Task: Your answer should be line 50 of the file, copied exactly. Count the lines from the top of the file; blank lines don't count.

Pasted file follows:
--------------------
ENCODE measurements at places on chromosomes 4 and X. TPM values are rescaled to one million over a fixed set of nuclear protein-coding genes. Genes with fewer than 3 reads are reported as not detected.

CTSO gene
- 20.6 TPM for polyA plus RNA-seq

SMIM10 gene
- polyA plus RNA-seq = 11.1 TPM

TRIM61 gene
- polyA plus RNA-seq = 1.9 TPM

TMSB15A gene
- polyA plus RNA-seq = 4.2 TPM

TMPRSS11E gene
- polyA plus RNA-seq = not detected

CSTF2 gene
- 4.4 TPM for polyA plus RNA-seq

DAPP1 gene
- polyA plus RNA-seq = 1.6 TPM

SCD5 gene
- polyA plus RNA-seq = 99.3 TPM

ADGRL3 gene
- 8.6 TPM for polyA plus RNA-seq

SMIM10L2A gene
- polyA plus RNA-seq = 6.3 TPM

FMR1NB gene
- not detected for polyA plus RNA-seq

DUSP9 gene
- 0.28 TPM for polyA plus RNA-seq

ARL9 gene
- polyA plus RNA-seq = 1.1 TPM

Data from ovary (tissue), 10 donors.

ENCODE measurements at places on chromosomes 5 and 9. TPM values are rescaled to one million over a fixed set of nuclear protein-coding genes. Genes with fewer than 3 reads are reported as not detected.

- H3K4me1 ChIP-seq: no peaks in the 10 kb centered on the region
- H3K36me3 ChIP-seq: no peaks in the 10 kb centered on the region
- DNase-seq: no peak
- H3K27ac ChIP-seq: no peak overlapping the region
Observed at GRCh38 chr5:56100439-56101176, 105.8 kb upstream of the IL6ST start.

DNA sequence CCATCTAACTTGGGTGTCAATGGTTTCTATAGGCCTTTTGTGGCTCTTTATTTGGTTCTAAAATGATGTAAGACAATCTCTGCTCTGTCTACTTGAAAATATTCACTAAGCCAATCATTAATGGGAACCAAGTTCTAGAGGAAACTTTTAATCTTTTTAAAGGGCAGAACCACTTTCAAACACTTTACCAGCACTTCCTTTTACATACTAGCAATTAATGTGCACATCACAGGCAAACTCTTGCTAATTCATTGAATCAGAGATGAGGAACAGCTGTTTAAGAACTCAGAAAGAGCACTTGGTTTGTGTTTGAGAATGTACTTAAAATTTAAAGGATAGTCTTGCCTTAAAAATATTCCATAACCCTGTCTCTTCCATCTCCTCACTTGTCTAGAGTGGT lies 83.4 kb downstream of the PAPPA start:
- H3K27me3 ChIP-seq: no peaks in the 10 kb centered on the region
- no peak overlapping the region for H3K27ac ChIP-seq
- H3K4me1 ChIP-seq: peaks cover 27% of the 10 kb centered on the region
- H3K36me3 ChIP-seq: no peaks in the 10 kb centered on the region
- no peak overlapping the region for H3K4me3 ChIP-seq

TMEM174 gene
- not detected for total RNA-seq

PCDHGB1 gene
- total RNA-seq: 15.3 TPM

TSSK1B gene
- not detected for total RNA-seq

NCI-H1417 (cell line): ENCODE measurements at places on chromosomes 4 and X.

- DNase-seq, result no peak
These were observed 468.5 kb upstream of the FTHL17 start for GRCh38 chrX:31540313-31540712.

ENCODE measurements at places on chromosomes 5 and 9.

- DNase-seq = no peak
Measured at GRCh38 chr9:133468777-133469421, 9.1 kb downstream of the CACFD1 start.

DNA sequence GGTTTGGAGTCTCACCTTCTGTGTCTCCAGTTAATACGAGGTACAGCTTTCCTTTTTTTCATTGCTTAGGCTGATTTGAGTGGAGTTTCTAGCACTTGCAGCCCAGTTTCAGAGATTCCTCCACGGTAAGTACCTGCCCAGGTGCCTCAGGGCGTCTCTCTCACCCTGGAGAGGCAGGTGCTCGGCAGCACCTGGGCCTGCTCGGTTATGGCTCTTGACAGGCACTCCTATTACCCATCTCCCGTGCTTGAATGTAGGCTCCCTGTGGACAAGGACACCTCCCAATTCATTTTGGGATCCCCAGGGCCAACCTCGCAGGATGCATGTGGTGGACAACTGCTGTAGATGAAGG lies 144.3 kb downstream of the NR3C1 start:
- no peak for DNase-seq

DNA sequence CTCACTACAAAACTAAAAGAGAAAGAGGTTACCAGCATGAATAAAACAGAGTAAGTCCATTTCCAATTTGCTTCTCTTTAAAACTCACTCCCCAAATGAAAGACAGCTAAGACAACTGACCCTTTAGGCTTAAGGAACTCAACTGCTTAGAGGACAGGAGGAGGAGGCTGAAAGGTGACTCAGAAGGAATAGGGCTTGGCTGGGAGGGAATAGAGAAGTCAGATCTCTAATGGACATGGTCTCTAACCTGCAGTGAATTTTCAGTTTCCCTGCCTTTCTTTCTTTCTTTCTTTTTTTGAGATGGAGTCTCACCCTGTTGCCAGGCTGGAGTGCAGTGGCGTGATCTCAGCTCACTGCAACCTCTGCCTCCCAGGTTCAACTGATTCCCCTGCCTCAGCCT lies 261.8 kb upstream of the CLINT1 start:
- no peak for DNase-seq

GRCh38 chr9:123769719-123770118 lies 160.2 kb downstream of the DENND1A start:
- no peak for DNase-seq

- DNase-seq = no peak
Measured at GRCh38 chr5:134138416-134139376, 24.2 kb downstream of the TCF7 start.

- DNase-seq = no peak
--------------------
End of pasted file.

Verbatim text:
ENCODE measurements at places on chromosomes 5 and 9.